• Monica Palaseanu-Lovejoy
        Hi, Well, the bayesian kriging methods you are describing are somewhat different than what i am using. I am using R and geoR by Ribeiro and Diggle (2001). Web
        Message 3 of 10 , Aug 31, 2004
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          Hi,

          Well, the bayesian kriging methods you are describing are
          somewhat different than what i am using. I am using R and geoR
          by Ribeiro and Diggle (2001).

          Web pages for R:{ HYPERLINK "http://cran.r-project.org/" }http://cran.r-project.org/

          Web page for geoR: www.est.ufpr.br/geoR

          Usually with Bayesian kriging you will have higher variance just
          because the uncertainty is incorporated in all (some) parameters,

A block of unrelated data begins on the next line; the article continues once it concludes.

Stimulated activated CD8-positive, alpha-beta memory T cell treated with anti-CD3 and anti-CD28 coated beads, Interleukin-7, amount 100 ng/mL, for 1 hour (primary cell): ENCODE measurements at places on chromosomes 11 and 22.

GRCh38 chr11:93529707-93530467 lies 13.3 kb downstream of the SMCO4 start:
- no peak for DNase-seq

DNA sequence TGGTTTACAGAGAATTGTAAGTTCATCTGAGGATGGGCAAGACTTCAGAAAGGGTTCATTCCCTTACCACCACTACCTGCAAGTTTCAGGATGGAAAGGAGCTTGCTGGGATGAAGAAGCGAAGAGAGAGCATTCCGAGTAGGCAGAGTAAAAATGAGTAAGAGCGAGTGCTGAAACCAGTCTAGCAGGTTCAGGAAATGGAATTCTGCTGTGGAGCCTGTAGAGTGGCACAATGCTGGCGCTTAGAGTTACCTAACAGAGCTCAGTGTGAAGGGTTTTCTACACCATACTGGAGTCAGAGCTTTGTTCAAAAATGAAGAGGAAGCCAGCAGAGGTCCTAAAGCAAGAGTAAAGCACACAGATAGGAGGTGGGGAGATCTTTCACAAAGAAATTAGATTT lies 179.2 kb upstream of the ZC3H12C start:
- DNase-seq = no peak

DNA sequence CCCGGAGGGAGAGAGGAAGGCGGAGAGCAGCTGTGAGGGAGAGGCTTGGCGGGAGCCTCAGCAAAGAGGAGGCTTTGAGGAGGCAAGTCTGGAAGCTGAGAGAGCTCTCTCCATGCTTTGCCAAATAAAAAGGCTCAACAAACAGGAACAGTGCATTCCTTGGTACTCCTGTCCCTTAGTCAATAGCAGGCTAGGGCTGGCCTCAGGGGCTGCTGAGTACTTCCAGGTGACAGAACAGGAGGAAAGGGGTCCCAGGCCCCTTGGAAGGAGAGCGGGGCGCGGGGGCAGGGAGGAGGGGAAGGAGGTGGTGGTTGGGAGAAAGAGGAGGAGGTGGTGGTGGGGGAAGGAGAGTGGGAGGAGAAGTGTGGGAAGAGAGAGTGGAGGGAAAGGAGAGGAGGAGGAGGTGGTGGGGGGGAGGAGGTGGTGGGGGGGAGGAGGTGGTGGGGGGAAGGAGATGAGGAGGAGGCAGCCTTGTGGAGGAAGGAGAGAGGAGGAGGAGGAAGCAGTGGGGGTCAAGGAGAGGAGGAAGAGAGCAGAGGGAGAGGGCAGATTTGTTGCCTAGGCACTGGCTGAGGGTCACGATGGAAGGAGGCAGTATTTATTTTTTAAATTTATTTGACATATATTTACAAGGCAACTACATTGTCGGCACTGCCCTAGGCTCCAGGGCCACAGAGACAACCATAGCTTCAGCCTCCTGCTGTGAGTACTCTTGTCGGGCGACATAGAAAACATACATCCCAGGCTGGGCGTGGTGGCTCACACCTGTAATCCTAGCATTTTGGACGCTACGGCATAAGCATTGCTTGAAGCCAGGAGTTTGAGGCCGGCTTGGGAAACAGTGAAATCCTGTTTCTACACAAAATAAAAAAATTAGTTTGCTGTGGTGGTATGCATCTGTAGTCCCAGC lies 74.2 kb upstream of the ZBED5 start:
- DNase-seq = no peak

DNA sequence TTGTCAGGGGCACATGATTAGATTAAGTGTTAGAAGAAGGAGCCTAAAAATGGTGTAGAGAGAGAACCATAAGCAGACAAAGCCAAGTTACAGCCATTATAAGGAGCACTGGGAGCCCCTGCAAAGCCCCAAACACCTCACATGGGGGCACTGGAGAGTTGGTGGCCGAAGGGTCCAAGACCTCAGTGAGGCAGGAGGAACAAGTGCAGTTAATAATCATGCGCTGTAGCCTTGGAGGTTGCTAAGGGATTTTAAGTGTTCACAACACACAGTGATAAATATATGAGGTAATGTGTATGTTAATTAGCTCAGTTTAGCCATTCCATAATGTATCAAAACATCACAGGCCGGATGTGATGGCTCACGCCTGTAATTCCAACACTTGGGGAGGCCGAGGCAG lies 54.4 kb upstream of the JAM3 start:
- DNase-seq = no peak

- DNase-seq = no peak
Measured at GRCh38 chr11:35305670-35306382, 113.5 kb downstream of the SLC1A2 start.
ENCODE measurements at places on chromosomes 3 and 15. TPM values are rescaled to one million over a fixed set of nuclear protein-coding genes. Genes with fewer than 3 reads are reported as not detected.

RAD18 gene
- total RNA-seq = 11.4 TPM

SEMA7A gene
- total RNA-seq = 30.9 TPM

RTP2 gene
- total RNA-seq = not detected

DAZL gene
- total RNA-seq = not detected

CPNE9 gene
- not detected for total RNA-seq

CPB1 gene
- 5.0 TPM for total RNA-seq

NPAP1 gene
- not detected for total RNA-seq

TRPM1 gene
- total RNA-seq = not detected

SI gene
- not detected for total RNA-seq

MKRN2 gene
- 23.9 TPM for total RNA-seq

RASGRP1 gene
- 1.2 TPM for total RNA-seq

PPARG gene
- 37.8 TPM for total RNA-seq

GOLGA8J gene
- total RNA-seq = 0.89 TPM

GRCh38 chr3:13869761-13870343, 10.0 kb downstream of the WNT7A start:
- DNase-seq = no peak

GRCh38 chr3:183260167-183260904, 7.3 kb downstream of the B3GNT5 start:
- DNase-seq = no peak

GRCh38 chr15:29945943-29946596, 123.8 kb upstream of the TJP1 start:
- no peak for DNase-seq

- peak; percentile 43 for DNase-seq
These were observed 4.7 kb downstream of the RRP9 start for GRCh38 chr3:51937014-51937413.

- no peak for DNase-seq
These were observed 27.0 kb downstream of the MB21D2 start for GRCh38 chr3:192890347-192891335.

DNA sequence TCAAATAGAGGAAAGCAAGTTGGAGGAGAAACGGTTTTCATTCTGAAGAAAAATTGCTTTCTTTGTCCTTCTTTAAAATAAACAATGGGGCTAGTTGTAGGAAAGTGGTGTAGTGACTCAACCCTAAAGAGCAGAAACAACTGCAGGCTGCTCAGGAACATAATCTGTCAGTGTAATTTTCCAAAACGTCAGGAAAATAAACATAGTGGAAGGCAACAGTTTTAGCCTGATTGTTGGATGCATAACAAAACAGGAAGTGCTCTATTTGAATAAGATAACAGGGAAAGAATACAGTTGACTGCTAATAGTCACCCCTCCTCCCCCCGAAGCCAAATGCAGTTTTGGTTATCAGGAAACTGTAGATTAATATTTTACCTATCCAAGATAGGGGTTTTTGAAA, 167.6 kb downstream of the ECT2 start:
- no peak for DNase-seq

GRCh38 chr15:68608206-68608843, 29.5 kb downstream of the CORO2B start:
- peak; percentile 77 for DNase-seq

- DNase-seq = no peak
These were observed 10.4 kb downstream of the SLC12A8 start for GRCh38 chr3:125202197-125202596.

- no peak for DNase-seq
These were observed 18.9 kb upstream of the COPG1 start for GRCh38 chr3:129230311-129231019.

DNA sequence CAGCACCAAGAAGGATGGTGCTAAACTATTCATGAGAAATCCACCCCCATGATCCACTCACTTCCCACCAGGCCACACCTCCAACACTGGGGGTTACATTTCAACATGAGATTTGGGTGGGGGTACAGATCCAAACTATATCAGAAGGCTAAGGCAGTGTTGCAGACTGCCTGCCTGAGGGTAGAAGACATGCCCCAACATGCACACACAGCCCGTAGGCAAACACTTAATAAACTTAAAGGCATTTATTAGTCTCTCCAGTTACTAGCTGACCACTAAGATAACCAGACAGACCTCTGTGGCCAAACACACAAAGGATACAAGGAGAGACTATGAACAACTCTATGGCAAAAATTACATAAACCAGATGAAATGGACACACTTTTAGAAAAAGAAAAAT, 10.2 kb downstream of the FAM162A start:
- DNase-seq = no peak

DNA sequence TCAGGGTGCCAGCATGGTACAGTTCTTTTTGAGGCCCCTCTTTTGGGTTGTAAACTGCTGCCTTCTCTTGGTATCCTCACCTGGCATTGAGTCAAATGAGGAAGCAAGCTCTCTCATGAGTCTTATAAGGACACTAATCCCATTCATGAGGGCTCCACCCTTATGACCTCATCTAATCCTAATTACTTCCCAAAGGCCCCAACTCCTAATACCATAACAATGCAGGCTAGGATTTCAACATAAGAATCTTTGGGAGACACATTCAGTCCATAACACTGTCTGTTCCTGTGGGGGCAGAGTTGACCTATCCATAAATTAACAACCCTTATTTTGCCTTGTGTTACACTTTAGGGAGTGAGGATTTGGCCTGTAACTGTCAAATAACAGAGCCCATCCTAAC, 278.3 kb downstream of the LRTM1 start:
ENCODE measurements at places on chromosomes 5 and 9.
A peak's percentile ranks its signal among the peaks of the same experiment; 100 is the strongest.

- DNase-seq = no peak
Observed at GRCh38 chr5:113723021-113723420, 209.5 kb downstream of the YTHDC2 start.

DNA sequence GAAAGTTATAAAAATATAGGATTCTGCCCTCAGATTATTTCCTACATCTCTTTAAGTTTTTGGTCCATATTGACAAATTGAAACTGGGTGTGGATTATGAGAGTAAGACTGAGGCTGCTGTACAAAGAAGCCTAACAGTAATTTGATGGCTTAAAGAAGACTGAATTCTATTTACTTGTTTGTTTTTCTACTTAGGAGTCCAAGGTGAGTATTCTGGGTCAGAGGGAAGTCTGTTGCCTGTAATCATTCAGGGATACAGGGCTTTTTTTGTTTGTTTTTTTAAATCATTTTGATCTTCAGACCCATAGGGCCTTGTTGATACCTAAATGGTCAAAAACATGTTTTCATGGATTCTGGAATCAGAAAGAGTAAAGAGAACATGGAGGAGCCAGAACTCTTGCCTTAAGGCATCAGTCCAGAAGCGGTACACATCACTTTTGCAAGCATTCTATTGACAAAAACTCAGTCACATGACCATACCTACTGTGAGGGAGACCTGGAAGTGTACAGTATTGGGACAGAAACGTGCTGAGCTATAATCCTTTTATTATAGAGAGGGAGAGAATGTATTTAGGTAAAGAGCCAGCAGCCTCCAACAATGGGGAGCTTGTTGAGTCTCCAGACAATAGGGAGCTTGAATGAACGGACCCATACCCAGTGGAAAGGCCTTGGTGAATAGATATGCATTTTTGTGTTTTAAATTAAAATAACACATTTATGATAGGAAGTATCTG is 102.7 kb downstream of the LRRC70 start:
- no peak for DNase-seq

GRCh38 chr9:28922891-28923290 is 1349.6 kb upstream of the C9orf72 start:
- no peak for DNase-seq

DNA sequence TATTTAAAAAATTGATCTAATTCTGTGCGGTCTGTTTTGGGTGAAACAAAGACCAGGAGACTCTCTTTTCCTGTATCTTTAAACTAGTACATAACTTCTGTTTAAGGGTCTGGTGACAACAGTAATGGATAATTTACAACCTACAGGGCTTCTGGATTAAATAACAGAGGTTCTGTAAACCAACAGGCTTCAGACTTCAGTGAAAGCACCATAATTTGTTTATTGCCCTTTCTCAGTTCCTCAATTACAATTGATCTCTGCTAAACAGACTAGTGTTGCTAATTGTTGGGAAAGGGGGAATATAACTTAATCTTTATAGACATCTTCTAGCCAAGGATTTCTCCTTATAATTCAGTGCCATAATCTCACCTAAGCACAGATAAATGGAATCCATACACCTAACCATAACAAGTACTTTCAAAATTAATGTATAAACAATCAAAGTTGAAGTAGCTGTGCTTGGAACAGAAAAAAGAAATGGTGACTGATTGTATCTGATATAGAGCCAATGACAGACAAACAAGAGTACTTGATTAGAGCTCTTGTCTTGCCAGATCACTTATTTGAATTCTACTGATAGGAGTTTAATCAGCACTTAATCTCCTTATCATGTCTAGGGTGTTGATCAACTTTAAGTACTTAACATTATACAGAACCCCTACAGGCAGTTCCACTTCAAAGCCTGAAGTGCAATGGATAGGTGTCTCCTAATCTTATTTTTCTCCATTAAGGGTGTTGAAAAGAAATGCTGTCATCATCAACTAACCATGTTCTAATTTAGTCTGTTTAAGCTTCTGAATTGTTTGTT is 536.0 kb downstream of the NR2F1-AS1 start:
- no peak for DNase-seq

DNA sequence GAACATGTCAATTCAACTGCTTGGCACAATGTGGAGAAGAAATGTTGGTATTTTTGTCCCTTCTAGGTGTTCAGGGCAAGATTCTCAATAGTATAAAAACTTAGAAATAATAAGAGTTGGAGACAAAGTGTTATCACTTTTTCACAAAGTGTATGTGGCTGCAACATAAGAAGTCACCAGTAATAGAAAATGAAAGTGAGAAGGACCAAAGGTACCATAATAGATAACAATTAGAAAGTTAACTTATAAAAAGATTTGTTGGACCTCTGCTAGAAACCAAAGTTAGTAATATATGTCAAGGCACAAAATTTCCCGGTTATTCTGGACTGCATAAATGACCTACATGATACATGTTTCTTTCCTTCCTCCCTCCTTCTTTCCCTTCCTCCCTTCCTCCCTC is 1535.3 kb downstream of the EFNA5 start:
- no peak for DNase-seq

while for the geostatistical kriging (or the "other kriging") there is no
          uncertainty assumed for the semi-variogram model. So, in a way
          kriging is a particular case of bayesian kriging as it is described by
          Ribeiro and Diggle.

          Uncertainty can be assumed for nugget, variance, mean and range,
          or only for one parameter, or a combination of parameters. Usually
          everything is depending on how well one is understanding the data,
          or at least so i think. Citing from Ribeiro the inference is done by
          Monte Carlo simulations, and samples are taken from the posterior
          and predictive distributions and used for inference and predictions.
          One of his algorithms looks like that:

          1. Choose a range of values for phi (range parameter in
          geostatistical kriging) which is sensible for the given data, and
          assign a discrete uniform prior for phi on a set of values spanning
          the chosen range;